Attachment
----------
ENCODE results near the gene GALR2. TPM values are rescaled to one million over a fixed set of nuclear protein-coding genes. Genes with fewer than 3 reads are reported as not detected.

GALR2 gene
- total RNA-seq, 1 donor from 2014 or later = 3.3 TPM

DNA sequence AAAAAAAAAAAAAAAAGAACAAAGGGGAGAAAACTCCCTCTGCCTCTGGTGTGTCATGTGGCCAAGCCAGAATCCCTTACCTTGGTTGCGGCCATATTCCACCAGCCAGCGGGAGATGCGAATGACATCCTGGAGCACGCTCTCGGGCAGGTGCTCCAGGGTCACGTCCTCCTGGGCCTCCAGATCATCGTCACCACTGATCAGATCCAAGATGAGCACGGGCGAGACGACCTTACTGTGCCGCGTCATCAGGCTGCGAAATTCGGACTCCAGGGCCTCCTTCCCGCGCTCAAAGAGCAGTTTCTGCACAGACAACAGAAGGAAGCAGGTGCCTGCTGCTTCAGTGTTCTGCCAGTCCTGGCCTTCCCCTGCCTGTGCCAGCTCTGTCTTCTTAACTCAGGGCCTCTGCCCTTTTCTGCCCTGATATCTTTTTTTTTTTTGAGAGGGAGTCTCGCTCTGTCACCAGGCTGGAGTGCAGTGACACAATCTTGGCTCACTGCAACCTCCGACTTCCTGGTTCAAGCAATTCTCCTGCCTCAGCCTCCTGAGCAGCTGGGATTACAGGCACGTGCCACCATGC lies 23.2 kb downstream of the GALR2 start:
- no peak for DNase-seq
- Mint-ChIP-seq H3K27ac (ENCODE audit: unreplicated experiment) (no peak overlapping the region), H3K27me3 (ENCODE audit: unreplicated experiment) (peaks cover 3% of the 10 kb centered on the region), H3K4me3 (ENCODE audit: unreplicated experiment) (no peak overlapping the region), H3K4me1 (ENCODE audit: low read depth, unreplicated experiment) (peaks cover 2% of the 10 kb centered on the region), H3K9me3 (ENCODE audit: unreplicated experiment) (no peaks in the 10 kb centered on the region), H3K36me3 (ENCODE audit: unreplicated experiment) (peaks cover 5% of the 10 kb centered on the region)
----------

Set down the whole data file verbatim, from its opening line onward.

ENCODE results near the gene GALR2. TPM values are rescaled to one million over a fixed set of nuclear protein-coding genes. Genes with fewer than 3 reads are reported as not detected.

GALR2 gene
- total RNA-seq, 1 donor from 2014 or later = 3.3 TPM

DNA sequence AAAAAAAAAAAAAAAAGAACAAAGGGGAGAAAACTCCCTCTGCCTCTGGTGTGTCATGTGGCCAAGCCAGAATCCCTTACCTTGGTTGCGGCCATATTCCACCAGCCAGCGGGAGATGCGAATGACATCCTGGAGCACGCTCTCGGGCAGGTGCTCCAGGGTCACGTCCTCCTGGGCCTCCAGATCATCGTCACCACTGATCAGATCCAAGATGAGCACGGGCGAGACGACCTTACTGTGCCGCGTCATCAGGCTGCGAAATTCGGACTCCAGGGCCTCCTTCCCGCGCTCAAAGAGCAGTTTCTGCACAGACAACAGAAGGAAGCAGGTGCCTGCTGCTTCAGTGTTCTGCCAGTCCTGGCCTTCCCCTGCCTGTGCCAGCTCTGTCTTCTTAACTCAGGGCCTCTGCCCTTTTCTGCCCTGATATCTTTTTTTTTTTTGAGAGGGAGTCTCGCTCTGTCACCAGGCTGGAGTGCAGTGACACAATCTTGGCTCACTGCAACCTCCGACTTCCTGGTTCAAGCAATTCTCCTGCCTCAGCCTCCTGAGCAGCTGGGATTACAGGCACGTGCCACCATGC lies 23.2 kb downstream of the GALR2 start:
- no peak for DNase-seq
- Mint-ChIP-seq H3K27ac (ENCODE audit: unreplicated experiment) (no peak overlapping the region), H3K27me3 (ENCODE audit: unreplicated experiment) (peaks cover 3% of the 10 kb centered on the region), H3K4me3 (ENCODE audit: unreplicated experiment) (no peak overlapping the region), H3K4me1 (ENCODE audit: low read depth, unreplicated experiment) (peaks cover 2% of the 10 kb centered on the region), H3K9me3 (ENCODE audit: unreplicated experiment) (no peaks in the 10 kb centered on the region), H3K36me3 (ENCODE audit: unreplicated experiment) (peaks cover 5% of the 10 kb centered on the region)